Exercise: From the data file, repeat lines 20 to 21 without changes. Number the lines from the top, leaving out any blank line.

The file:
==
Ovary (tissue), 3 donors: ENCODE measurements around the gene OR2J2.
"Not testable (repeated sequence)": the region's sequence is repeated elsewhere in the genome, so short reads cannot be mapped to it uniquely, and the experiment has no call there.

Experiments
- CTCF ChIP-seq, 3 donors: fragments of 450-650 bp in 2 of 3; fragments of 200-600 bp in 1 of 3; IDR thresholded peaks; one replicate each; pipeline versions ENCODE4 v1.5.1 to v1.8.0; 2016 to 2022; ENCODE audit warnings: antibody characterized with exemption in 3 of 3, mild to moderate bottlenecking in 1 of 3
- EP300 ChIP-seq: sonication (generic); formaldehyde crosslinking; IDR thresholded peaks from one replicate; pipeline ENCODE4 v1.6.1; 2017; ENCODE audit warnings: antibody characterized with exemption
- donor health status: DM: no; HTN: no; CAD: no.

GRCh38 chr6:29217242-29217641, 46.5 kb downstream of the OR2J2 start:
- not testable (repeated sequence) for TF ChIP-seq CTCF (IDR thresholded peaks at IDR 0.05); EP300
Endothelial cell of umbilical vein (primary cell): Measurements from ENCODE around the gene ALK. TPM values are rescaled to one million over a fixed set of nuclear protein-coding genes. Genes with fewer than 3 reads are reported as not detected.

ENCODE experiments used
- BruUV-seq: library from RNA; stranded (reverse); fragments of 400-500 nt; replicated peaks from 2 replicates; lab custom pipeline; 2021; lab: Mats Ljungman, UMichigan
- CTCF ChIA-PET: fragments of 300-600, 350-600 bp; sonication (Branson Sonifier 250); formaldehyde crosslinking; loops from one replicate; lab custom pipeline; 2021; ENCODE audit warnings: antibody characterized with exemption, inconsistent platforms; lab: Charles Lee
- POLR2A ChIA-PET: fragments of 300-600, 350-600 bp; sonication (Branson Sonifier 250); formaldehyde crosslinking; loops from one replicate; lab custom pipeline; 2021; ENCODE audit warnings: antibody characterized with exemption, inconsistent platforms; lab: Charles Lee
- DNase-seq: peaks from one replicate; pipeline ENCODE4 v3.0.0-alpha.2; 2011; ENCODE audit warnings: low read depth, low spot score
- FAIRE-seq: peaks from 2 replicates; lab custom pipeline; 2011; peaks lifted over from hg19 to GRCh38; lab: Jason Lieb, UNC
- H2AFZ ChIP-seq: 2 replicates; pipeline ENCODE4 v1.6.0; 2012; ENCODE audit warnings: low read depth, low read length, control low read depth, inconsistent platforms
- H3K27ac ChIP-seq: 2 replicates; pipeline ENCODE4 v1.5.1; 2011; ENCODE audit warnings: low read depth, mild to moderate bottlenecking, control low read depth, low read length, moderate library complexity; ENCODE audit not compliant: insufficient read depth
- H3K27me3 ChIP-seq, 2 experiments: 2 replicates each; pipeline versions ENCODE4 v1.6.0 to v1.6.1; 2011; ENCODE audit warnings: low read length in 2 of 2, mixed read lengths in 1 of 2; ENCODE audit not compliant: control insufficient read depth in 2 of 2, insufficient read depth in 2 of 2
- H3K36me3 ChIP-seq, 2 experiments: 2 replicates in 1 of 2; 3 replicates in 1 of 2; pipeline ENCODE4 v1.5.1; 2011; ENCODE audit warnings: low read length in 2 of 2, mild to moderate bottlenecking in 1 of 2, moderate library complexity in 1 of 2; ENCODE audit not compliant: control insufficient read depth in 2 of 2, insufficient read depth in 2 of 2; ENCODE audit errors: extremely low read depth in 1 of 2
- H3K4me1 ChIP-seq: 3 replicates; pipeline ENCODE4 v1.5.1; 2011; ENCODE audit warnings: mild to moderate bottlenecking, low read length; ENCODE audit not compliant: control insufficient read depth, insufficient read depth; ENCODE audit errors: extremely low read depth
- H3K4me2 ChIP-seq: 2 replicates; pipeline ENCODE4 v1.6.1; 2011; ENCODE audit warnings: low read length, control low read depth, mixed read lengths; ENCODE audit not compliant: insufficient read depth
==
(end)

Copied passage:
- H3K4me1 ChIP-seq: 3 replicates; pipeline ENCODE4 v1.5.1; 2011; ENCODE audit warnings: mild to moderate bottlenecking, low read length; ENCODE audit not compliant: control insufficient read depth, insufficient read depth; ENCODE audit errors: extremely low read depth
- H3K4me2 ChIP-seq: 2 replicates; pipeline ENCODE4 v1.6.1; 2011; ENCODE audit warnings: low read length, control low read depth, mixed read lengths; ENCODE audit not compliant: insufficient read depth